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Today’s News - Monday, October 5, 2015

•   Happy World Architecture Day!

•   Kamin weighs in on the Chicago Architecture Biennial: "a sprawling, captivating mixed bag" that is "by turns, surprisingly streetwise, maddeningly megalomaniacal, deeply humanistic, playfully forward-looking and head-scratchingly intellectual."

•   Wainwright finds the Biennial to be "a diverse pick'n'mix of architecture today - an intriguing hotchpotch of the strange and wonderful," but ponders "why won't it engage with the city in a more meaningful way?"

•   Q&A with the Chicago Biennial's co-curataors Herda and Grima re: their focus "on innovation, idea-generation, and global dialogue."

•   Finch tackles ethics and politics: "It is regimes that would not allow international architects to work within their borders that you really need to worry about - design is not trying to represent a fixed attitude to politics, but how culture can take its place and hold its own - a still small voice of calm, in a troubled world."

•   Waite and Fulcher on ethics and architecture: Hadid's BBC Radio 4's interview "has prompted a discussion of architects' moral responsibility," and "kick-started a media-wide debate about the morals of architecture and the idea that buildings are designed in an 'ethical void.'"

•   Architects for Social Housing target the Stirling Prize for shortlisting RSH+P's luxury Neo Bankside flats, and are "looking for an architect to design a temporary pavilion" for their planned protest at Mipim London.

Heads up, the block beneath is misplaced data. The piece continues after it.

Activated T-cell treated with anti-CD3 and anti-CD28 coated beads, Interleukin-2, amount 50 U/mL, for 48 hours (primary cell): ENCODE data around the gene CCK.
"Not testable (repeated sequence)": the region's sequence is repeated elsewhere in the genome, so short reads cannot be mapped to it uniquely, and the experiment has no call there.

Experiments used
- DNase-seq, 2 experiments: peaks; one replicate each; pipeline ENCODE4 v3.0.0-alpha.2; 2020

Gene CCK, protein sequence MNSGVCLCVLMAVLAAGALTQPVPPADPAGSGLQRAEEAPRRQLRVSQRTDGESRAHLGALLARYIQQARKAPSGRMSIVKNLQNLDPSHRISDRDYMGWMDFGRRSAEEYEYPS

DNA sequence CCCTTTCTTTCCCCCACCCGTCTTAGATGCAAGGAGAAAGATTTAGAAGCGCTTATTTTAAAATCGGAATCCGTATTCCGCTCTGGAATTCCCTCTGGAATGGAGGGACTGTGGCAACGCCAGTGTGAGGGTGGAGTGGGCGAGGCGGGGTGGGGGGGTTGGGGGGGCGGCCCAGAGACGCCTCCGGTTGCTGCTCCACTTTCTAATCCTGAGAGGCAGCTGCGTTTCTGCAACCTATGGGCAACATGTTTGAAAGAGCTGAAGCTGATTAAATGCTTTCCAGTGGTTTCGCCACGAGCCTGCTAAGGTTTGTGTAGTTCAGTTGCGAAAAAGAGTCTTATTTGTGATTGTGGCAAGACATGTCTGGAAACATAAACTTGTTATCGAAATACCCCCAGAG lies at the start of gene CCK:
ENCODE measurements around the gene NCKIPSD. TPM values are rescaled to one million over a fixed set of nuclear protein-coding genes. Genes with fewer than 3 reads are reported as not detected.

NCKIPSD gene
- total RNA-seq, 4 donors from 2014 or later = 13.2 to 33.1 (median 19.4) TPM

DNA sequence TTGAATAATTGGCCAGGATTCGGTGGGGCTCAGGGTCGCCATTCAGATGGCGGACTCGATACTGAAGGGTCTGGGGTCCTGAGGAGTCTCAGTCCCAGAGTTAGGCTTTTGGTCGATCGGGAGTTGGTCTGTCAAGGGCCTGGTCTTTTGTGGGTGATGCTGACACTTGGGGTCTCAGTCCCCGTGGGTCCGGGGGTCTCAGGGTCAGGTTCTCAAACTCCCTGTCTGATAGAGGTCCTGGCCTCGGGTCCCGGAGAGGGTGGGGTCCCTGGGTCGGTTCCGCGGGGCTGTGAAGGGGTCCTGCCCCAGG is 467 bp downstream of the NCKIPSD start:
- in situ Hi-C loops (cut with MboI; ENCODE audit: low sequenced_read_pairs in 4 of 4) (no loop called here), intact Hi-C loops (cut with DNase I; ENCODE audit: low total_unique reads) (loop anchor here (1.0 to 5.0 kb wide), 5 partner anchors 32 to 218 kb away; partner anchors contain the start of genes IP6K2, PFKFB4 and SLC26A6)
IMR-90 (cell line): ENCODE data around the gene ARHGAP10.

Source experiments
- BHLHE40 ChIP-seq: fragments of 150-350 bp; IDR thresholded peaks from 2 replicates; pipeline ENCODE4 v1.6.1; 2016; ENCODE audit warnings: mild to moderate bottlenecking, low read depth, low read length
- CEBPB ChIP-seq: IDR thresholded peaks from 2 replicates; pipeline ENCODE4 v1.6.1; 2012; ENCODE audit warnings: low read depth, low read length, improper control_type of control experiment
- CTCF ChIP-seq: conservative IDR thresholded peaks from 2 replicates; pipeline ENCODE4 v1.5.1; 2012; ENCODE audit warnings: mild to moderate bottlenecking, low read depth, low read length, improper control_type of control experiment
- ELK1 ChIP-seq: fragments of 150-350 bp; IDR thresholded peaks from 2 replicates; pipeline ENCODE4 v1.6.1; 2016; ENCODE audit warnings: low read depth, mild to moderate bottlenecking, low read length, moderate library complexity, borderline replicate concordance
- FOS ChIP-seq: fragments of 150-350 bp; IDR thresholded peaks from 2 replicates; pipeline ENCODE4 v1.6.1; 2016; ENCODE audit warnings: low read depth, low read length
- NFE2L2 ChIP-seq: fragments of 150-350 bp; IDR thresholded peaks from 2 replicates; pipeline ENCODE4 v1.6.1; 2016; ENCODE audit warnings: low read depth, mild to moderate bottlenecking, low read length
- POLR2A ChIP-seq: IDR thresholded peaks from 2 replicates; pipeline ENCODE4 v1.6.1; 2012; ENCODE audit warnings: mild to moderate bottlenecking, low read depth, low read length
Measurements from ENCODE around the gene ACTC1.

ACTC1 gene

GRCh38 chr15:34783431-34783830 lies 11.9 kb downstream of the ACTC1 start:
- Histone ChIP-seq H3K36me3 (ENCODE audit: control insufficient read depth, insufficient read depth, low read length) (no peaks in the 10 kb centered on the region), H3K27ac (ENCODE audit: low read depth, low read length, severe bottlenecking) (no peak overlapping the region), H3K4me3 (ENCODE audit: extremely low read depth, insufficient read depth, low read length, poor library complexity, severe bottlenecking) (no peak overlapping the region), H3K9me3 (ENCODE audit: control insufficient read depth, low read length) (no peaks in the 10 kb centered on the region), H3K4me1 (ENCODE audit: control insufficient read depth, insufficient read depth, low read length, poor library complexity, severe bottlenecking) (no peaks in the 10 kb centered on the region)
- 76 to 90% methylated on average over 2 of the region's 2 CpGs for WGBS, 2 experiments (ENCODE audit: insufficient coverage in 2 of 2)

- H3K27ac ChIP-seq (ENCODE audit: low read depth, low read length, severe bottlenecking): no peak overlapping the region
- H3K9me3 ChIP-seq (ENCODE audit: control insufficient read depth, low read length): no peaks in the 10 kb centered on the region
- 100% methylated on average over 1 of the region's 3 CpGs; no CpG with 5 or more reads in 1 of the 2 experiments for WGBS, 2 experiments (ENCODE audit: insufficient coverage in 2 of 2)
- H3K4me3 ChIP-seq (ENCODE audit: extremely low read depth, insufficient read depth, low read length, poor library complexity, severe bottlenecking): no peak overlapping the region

•   Nouvel gets the green light for Tours Duo, two "leaning towers" on Paris's Left Bank (sure to inspire much grumbling).

•   Collective Architecture tapped to take over the transformation of Edinburgh's iconic, but currently derelict, Calton Hill: "Malcolm Fraser Architects did some brilliant design work and we're taking those plans forward."

•   A Hadid kind of day: her Moscow debut is "a stunning avant-garde office complex" that many hope will attract archi-tourists, but "the issue of public access for those who want to enjoy the interior appears to be unresolved."

•   Hohenadel shows off eyefuls of Hadid's "dizzying piece of architectural eye candy" in Moscow with a "photogenic black-and-white central atrium"; it is "easy to imagine the interior as the set of a futuristic office dramedy."

•   Eyefuls of Dame Zaha's "curvaceous" luxury tower joining "the throng of bombastic buildings" along the High Line: "Schumacher anticipates there will be 'super-cool people' in the building. Super-wealthy may be more accurate" (only $50 million for the penthouse?).

•   Woodman says "it's time to find a retirement home for some of London's less-loved memorials. It is not just the quantity, but their scale and their frequently bombastic or sentimental expression."

•   A good reason to head to the City of Brotherly Love this week: DesignPhiladelphia's "most ambitious project ever," with architects transforming a forgotten, dumpster-lined alley into the Pearl Street Passage.

•   The winner and other teams of VAI/USNPS "National Parks Now" competition launch pilot projects.

•   Back in Chicago, three winners take home 2015 Burnham Prize with their single images that explore the question: What is the State of the Art of Architecture today?

•   Rural Urban Framework takes home the 2015 Curry Stone Design Prize for its efforts to address depopulating villages and "China's unprecedented rural-to-urban migration."

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